- Via San Pietro 29, Siena
- Opening hours
- Monday 9am - 1pm; from Tuesday to Saturday 08.15am - 7.15pm; Sunday and holidays 09am - 1pm. Closed January 1st, May 1st and December 25th.
- Admission price
- € 4 and € 2 reduced.
- Free entrance for
- European Union citizens under 18 and over 65, studens, journalists, tourist guides and interpreters.
If you are interested in art and history and will be in Siena more than a day, you should absolutely make your way to the Pinacoteca Nazionale Art museum. It's the main state art museum of the city and includes a rich collection of masterpieces from the famous Sienese school of artists, which created mainly large, majestic altarpieces with golden decorations.
The Pinacoteca Nazionale is housed in two old palaces, Palazzo Brigidi and Buonsignori, the latter with a 19th century neo-medieval facade, in a quiet street not far from the Cathedral. You can enjoy the great masterpieces and all their details in quiet peace as the museum is out of the major flow of tourists visiting the city. Even if you are not an expert in art history, the museum's treasures deserve admiration as they are masterpieces of craftsmanship of their time.
Second floor - The Golden Age of Sienese Art
I recommend you to visit the rooms in chronological order following the numeration of the rooms. This means starting from the top and heading down: so climb the stairs from the entrance hall to the second floor where you will find the early masters. In the 13th and 14th century, Siena was, like Florence, at the center of the renewal of Italian art tendencies.
Duccio di Buoninsegna, Simone Martini and the Lorenzetti brothers were among the most important representatives of the flourishing Sienese school and were also known outside of Siena. One thing that distinighuised Sienese paintings from Floretine was that they were less naturalistic and not as focused on proportions and spatial representation. The elegant beauty of the Madonnas and the grace of decorative details, especially the golden backgrounds called "fondo oro", have made them famous all over the world. You see masterpieces by these artists in museums all over the world, from London to Washington DC to Los Angeles.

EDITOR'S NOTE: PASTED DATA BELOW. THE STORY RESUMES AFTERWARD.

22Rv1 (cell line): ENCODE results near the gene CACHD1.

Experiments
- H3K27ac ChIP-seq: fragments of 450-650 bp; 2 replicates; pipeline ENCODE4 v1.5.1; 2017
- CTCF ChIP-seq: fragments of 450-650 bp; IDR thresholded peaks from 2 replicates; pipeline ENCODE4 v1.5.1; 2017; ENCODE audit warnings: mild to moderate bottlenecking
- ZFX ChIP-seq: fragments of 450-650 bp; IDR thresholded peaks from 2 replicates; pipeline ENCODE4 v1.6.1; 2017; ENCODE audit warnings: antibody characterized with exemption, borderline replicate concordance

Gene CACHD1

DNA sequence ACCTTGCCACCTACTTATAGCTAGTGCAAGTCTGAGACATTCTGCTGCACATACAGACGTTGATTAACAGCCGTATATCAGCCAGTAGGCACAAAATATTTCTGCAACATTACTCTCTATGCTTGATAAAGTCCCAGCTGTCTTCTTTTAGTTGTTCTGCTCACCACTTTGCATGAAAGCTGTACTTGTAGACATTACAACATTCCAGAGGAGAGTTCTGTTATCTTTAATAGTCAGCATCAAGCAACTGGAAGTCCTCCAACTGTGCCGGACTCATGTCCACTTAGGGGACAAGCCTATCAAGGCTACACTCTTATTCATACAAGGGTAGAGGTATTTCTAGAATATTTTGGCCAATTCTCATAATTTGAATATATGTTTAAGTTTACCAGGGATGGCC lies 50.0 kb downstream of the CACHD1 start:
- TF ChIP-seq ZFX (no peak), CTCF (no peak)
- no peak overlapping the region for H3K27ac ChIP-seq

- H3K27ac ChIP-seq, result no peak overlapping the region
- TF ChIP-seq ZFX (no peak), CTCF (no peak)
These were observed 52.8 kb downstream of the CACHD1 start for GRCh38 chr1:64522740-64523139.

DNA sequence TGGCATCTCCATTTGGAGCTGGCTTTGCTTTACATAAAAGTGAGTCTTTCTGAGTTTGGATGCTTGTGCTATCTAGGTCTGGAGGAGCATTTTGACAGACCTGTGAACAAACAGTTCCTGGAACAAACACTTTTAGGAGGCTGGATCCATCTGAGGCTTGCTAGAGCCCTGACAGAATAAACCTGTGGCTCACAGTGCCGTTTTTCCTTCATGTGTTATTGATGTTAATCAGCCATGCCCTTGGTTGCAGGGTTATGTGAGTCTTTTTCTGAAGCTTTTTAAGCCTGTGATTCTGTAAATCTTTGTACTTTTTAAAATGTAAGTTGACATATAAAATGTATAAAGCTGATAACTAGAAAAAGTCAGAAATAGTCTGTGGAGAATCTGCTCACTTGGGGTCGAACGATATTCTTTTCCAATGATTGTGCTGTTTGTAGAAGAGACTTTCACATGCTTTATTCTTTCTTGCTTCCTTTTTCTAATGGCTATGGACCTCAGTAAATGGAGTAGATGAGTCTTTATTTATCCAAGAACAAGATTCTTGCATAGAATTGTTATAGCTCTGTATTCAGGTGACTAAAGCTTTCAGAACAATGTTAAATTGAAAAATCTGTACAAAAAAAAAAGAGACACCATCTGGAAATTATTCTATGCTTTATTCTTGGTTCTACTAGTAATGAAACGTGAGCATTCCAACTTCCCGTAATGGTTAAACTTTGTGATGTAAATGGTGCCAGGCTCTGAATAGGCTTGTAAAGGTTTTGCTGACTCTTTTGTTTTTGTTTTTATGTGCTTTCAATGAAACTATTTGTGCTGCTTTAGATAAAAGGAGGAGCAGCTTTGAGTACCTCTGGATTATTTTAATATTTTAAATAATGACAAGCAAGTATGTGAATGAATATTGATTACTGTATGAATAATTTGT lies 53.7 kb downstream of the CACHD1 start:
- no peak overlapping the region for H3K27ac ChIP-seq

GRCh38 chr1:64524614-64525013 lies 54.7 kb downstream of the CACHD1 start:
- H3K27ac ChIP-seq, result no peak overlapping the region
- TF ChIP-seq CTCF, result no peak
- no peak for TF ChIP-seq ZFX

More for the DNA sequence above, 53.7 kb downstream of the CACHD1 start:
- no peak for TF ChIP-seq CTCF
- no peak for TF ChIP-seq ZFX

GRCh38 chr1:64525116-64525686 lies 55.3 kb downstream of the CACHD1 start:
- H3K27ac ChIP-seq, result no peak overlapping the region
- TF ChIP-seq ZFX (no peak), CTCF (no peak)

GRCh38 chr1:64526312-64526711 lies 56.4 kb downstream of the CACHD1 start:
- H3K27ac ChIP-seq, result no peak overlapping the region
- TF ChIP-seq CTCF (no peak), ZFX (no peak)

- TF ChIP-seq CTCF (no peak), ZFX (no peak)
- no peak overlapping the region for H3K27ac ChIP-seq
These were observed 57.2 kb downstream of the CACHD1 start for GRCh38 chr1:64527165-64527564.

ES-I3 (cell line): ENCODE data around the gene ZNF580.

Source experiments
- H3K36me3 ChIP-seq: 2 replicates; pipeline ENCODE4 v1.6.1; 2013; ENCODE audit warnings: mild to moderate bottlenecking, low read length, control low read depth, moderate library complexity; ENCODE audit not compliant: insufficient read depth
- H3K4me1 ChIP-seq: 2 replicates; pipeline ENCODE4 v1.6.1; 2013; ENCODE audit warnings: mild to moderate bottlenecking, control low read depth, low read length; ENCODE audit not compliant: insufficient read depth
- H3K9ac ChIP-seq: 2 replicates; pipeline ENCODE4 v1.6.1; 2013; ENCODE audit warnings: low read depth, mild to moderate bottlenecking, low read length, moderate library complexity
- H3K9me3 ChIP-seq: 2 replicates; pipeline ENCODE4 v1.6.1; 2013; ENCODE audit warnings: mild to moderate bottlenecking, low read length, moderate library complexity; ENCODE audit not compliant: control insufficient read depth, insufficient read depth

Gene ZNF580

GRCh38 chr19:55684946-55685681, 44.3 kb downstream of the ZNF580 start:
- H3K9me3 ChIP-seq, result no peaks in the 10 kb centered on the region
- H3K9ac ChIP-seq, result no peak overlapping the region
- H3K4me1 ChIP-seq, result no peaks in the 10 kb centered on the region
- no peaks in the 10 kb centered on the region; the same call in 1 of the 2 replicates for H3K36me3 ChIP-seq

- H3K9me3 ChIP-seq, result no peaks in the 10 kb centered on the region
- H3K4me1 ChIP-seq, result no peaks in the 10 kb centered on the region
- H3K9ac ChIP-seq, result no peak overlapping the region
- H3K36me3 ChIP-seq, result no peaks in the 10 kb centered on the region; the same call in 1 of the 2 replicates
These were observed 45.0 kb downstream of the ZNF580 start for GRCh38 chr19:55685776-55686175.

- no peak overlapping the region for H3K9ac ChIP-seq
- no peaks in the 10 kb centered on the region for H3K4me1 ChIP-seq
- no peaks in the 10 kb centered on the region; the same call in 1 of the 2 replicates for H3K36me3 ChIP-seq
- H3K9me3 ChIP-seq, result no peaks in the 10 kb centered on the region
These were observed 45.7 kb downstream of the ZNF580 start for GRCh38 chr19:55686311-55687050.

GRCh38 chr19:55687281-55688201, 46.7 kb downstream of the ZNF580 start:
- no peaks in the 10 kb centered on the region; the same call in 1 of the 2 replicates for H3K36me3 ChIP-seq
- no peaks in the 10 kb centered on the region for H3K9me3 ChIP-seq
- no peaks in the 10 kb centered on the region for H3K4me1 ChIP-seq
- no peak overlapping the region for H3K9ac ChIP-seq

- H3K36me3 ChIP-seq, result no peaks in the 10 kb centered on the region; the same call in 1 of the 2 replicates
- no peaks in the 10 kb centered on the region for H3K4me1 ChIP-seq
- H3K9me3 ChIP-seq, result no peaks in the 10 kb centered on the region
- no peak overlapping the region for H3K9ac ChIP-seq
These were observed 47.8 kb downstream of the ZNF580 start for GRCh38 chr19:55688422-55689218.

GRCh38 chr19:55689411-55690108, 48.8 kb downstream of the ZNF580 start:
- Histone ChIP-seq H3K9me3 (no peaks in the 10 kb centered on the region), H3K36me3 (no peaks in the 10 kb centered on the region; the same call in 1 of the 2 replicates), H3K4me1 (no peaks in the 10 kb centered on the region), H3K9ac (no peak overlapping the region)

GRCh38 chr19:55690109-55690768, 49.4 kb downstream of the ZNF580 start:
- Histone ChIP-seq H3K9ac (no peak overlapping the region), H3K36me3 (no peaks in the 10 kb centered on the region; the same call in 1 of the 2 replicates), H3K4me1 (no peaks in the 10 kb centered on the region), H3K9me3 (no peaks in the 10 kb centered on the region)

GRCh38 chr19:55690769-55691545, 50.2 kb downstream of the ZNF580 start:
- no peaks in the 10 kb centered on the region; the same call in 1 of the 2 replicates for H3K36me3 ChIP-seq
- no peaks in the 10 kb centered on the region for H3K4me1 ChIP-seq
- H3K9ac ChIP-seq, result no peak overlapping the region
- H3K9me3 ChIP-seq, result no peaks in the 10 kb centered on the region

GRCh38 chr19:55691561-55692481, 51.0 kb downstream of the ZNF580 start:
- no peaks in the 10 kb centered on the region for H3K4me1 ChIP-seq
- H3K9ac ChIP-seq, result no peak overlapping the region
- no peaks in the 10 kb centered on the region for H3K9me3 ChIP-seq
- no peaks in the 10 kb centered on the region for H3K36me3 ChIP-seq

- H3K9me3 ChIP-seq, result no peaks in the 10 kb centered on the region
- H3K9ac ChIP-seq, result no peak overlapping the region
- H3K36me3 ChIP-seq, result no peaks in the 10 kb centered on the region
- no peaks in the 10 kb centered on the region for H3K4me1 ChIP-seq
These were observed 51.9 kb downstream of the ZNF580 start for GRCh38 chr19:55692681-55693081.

Rooms number one through four are dedicated to the earlier painters culminating in Duccio di Buoninsegna. Make sure not to miss his tiny “Madonna with child”, the "Madonna dei Francescani", hanging in room 4. It is not very well conserved but considered as one of his masterpieces expressing in very limited space different styles, from traditional Byzantine influence to more gentle lines in the face and in the cloak of the Madonna.
Artists of this period were masters in their big workshops, where each one had his own role in the long process of preparing a big altarpiece. If you carefully observe a large altarpiece, you can notice traces of the many stages of work: levels of preparation of the wooden base, bright colours obtained from precious materials (such as the blue from lapis lazuli) and the thin layers of gold laid in small square pieces and sometimes etched with figures.
You will also find amusing descriptions of daily life of the time through these paintings. Take, for instance, the altarpiece dedicated to Beato Agostino Novello by Simone Martini in room 5. Four small paintings on the side of the central figure of Agostino illustrate episodes of his miracles in the streets of a city, which many believe to be Siena in the 14th century. In room 7, you can admire various masterpieces of the Lorenzetti Brothers, one of whom also painted the famous fresco cycle about "Good and Bad Government" in Palazzo Pubblico.
The 15th century and Sienese Renaissance
The rest of the rooms on the second floor are dedicated to 15th century Sienese painters such as Giovanni di Paolo, Sano di Pietro, Sassetta and Domenico di Bartolo. Big altarpieces with golden frames still dominate but now with Renaissance expressions. In the last room, you can admire some paintings of the great master Francesco di Giorgio Martini. He was a real Renaissance man working in different fields such as painting, sculpture, architecture and engineering.
First floor - Artists from 16th and 17th Century
At the lower level, you will find paintings of the Sienese artists from the 16th to 17th century.
Even though they may not be as famous as the earlier masters, some masterpieces by Domenico Beccafumi and Giovanni Antonio Bazzi known as Sodoma still deserve admiration and attention of the visitor.
If you want to see more of the beauty of similar paintings, you can explore the top floor that houses a small collection of the Spannocchi-Piccolomini families, consisting of paintings from 15th and 16th century by Italian and North European artists. The most famous ones being San Girolamo by Albrecht Dürer.